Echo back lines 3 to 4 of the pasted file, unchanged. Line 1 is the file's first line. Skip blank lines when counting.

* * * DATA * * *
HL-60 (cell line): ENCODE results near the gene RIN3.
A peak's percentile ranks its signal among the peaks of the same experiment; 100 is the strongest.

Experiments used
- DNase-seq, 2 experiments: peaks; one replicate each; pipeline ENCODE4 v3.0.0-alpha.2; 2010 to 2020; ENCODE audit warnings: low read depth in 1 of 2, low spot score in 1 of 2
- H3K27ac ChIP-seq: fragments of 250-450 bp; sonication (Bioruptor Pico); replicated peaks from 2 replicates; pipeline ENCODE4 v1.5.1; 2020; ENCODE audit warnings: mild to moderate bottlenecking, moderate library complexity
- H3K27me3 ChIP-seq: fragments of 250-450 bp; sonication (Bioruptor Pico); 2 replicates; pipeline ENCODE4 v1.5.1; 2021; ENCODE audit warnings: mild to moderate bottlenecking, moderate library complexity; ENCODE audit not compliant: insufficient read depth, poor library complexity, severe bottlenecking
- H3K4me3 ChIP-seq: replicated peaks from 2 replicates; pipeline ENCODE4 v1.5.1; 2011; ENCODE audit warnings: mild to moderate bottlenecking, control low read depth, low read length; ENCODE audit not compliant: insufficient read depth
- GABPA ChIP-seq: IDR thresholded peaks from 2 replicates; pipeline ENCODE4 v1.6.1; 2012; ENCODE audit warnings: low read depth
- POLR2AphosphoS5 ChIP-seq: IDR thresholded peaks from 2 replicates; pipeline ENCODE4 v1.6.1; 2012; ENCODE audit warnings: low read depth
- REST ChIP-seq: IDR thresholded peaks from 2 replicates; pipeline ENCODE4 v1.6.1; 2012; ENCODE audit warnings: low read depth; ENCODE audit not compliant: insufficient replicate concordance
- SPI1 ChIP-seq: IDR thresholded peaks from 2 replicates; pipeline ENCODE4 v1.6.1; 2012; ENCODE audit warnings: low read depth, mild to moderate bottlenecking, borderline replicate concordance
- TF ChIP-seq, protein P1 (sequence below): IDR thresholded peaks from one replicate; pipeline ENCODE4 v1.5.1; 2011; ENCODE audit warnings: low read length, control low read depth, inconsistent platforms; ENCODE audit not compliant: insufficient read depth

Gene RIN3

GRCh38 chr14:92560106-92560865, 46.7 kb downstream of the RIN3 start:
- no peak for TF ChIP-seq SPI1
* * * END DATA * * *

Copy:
Experiments used
- DNase-seq, 2 experiments: peaks; one replicate each; pipeline ENCODE4 v3.0.0-alpha.2; 2010 to 2020; ENCODE audit warnings: low read depth in 1 of 2, low spot score in 1 of 2